Shawn blinked. "Great. Well, thanks for telling me. I'll keep you posted."
"Do you want me to come out?"
Shawn shook his head automatically. "Not unless you feel a need to, I mean . . . it's not like you . . . I mean, I'm sure . . ." Usually his sentences flowed better than this. "I don't –"
"Is Gus around?"
"Yeah, he's . . . he's actually right here," Shawn said, looking up to see Gus hovering a few feet away. "The Chief has detailed him to keep an eye on me, I think."
"Good. I'll be there tomorrow." She hung up, leaving Shawn with the option of accepting it or of trying to call her back and convince her to stay away. He took the path of least effort. After all, even if he argued till he was blue in the face, she'd probably come anyway.
"Your mom?" Gus asked.
"Yeah," Shawn said. He turned back to Juliet's computer. "I'm going to see if I can get some work done."
"Okay." Gus hesitated for a moment, then cleared his throat. "The Chief wants me to see if I can get hold of some Depakote so that it's available."
"Dad's going to shoot you, you know," Shawn said. "He didn't even tell me. If you go telling everyone he's going to have a fit."
"So you believe me now?" Gus asked.
"Mom knew," Shawn said. "Go . . . work . . . whatever."
Gus went to a nearby desk and started making some calls. Shawn managed to force himself to do as the chief had asked, though he couldn't help regarding it as make-work. He continued going through the files the file clerks delivered, kept adding to the list that he and Jules had started. As the list got longer, he got more and more freaked. How the hell many people could there be who had a reason to want his father dead? That was what was at stake here, he knew. More than likely, his father was already dead in a ditch somewhere. Someone who kidnapped him for revenge had no real reason to keep him alive, and far more reason to kill him quickly before they were caught.
After awhile, he had trouble keeping still despite the way Gus was plying him with coffee. Finally, after Gus had gone off to some pharmacy to pick up a supply of Depakote, Chief Vick came over to where Shawn was pacing back and forth, tapping the spacebar on Juliet's keyboard at the end of every circuit to keep the computer awake. She caught his arm and he stopped, looking down at her. "Mr. Spencer, I think you should go home," she said.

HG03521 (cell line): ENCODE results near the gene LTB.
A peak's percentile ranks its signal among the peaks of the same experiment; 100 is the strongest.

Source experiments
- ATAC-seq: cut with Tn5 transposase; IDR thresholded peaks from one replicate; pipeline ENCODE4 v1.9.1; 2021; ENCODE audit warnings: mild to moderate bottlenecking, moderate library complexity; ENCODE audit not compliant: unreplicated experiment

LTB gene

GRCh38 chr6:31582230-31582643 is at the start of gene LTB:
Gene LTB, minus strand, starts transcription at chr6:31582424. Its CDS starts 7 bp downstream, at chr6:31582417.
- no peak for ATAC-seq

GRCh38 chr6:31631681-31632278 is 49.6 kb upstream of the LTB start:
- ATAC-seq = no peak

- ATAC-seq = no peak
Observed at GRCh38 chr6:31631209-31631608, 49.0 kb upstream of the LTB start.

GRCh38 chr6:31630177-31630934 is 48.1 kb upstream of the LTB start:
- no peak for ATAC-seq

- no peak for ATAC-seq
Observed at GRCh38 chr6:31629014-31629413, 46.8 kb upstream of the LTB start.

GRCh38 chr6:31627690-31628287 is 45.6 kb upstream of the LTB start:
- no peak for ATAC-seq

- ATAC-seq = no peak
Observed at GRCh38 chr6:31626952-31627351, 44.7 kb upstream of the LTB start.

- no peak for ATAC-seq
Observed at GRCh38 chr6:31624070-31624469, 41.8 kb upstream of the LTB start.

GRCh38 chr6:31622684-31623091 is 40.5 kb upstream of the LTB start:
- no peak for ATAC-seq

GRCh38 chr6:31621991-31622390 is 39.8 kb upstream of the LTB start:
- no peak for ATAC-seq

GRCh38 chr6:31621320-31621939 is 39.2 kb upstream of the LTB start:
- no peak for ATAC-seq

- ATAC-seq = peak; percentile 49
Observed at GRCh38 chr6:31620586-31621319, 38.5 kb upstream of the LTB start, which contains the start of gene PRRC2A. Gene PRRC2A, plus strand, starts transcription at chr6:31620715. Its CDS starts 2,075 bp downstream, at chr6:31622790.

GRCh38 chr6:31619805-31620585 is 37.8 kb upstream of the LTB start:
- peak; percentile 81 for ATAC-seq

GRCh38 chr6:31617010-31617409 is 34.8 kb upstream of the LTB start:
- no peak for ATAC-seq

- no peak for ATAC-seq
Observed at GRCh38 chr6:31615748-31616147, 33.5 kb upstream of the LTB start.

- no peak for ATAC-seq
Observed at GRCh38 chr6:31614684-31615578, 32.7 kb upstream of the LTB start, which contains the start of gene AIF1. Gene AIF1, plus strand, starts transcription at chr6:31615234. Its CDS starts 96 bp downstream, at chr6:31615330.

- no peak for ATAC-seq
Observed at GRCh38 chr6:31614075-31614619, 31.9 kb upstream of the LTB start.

"Go home and do what?" Shawn asked. "Take a nap while whoever grabbed my father gets further away?" Damn it, he wasn't even thinking in terms of them having him anymore.
"I have every available detective working on this, you know that," she said. "And you'll come to it fresher in the morning for a good night's sleep."
Shawn grimaced. "So, I take it I have your permission to leave the building?"
"Yes, but I'm going to have McNab give you a lift home," she said. "And someone will come by to pick you up. Just give us a call in the morning."
"I've got my bike," Shawn said.
"It's staying here," she replied firmly. "I don't want you out on a motorcycle with your thinking impaired, and I'm standing in loco parentis at the moment."
"No, you're not," he said, giving her a very dry look.
"What do you mean?"
"You haven't called it a death trap or demanded to be taken off my emergency contact list," Shawn replied and her eyes widened at his tone. He shook his head. "If you get anything, anything at all, I don't care what time it is –"
"Someone will come and get you, Mr. Spencer, I promise." Shawn nodded. She squeezed his shoulder. "Good night."
Shawn went with McNab, mostly because he wasn't achieving anything, and because he had a sneaking suspicion that the chief might lock him out of the case altogether if he didn't do what she told him. Ordinarily, he'd risk it and try to cajole her later, but the stakes were too high. If he screwed the pooch on this one, he wasn't just out of a job.
When they got out to McNab's cruiser, Shawn saw that Chief Vick hadn't counted on his promise to make him stay put. There were two cruisers blocking him in, McNab's was one of them. The fact that he could come up with nothing suitably snarky to say just fueled the anger that had been building all evening – he glanced at his watch – and into the early morning.
"Sorry, Shawn," McNab said. "It was orders." Shawn just nodded and climbed in when McNab unlocked the door. They were both silent for a couple of minutes while McNab got situated in the crowded cab. Once they were underway, McNab said, "We will find him, Shawn. We will."
If it had been Lassiter sitting in the driver's seat, or even Jules, Shawn might have replied, but all the thoughts in his head were a little too harsh to unleash on McNab.
The drive home was uneventful. Shawn got out of the cruiser and gave McNab a wave. He went upstairs to his apartment and unlocked the door. Something niggled in his brain as he stepped inside, but he couldn't quite place it. He reached out to flip the light on and it hit him. He'd left the kitchen light on, but it was off now. Then his hand hit the already flipped switch.
"Man, I thought those bulbs were supposed to last like five years or something," he muttered irritably, stepping forward into darkness, leaving the door open so he'd have the light from the hallway to guide him. It started to swing shut on its own, but Shawn wasn't worried. His hand was mere inches away from the next light switch. The door fell shut but didn't latch.
He felt more than heard the movement behind him, and he turned, ducking just enough that the blow glanced off the top of his head. He still fell with a crash, the side of his head smashing into the cupboard.
He lay stunned – in more ways than one. Then he felt a pinprick in his ass and a burning sensation in the muscle as something was injected. The world grew distant, then went away altogether.